I know this is an old question, but it could use a modern answer. The motion sensors in PS4 and Switch controllers are precise and responsive when used correctly. This is an area of expertise for me, as the creator of accessibility tools that focus on what's possible with good gyro controls.
The simplest rule of thumb for considering what games benefit from gyro controls specifically is:
If it plays better with a mouse, it plays better with gyro.
For an in-depth how-to on implementing gyro controls that are precise and responsive, see here: Good Gyro Controls Part 1: The Gyro is a Mouse.
Games like Super Mario Galaxy (from your example) wouldn't obviously benefit from a mouse except in isolated ways (aiming at star bits), and (conveniently for my answer) doesn't actually benefit from its motion controls except in isolated ways (aiming at star bits). Using motions like shakes and swings to replace inputs that only require a button press is usually going to make for a worse experience, as explored in other answers.
But I do want to get past the idea that motion controls are imprecise. This is a symptom of the way they've been used and implemented. This is not an intrinsic property of motion sensors in modern hardware (PS4 and Switch controllers).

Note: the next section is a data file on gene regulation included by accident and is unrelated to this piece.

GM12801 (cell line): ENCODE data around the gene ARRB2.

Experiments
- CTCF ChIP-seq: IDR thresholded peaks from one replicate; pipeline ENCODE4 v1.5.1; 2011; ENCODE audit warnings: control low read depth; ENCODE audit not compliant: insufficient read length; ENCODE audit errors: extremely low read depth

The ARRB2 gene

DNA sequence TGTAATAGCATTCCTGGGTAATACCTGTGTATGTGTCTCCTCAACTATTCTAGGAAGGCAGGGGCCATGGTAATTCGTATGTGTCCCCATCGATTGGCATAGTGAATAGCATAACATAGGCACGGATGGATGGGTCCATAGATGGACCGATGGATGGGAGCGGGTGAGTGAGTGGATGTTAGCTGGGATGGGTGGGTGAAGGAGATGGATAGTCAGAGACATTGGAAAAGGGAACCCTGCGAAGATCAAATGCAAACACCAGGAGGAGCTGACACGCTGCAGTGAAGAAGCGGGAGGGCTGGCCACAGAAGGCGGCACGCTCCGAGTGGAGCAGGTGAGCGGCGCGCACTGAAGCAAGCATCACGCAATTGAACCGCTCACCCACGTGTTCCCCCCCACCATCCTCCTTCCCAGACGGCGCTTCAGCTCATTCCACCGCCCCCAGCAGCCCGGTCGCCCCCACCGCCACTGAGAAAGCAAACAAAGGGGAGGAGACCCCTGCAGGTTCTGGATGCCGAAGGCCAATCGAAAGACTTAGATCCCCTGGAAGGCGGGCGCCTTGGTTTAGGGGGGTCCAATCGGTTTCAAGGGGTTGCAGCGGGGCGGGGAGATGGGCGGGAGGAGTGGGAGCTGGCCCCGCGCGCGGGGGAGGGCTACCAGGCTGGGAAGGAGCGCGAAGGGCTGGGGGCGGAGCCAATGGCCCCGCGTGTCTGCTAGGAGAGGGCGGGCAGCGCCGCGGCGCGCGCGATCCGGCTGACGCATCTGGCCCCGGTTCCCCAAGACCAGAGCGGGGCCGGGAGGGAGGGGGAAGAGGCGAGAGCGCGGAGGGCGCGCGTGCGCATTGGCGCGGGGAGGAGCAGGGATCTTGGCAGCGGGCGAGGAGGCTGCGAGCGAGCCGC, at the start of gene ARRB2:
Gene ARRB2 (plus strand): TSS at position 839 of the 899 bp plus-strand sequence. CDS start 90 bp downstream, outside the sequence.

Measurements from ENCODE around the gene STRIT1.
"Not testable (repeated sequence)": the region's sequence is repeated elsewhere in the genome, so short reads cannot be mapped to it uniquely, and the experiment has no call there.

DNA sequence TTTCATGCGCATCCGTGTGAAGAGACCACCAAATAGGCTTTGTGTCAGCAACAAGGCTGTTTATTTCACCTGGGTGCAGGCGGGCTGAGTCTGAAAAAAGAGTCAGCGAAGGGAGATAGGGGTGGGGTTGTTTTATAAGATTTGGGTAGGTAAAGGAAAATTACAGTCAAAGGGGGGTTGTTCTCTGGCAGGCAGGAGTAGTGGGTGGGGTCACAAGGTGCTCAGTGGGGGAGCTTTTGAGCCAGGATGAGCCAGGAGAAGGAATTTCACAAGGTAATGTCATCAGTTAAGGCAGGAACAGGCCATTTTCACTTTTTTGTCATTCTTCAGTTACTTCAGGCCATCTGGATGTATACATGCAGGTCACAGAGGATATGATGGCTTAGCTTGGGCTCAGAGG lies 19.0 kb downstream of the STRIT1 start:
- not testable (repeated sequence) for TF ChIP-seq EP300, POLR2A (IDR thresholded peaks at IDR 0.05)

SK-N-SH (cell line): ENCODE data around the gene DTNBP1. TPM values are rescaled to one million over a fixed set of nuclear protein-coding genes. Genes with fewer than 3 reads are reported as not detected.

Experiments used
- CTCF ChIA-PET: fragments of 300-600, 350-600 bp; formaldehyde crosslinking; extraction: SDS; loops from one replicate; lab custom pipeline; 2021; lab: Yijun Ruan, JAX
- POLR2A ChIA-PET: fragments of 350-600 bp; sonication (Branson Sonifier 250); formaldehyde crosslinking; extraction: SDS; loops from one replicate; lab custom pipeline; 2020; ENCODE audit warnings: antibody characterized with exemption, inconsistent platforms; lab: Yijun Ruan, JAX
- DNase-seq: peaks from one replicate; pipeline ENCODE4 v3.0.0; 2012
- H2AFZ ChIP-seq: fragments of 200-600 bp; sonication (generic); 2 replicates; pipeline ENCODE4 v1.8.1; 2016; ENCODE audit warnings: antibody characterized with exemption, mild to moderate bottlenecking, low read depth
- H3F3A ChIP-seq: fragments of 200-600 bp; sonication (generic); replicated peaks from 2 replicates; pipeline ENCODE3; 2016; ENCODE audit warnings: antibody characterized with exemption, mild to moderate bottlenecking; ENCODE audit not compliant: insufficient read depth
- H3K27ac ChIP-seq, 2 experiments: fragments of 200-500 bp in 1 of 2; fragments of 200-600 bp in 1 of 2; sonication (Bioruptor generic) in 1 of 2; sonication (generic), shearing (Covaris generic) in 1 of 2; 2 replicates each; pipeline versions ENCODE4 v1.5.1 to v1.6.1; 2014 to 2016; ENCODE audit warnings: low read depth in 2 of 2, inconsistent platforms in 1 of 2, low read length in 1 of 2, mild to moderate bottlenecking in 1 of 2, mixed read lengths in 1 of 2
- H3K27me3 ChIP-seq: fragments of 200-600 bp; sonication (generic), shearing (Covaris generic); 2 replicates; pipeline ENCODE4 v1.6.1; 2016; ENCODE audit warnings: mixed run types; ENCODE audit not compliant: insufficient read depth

Shooters favour a mouse over aiming with a thumbstick. And, when done right, gyro aiming is actually much easier to learn and much more precise than thumbstick aiming: example on YouTube.
This benefit extends to other games that are virtually unplayable without a mouse: top-down MOBAs like Dota 2 and LoL, some puzzle games like Opus Magnum, management games like Cities Skylines, even RTS games like Age of Empires, though the gap between gyro and mouse remains an obstacle in that case, as well as the limited number of buttons on a controller.
Comparing it with a mouse doesn't cover every case, of course. Many players prefer gyro and accelerometer controls for steering cars over using a tiny joystick on a controller. It's easy to imagine how a mouse could be used for analog steering, but for whatever reason it doesn't appear to be as widely pursued.
The gyro is on balance not better than a mouse for most games designed with a mouse in mind. But it's a lot closer than a thumbstick, even with all the incredible amount of work that goes into modern aim assist.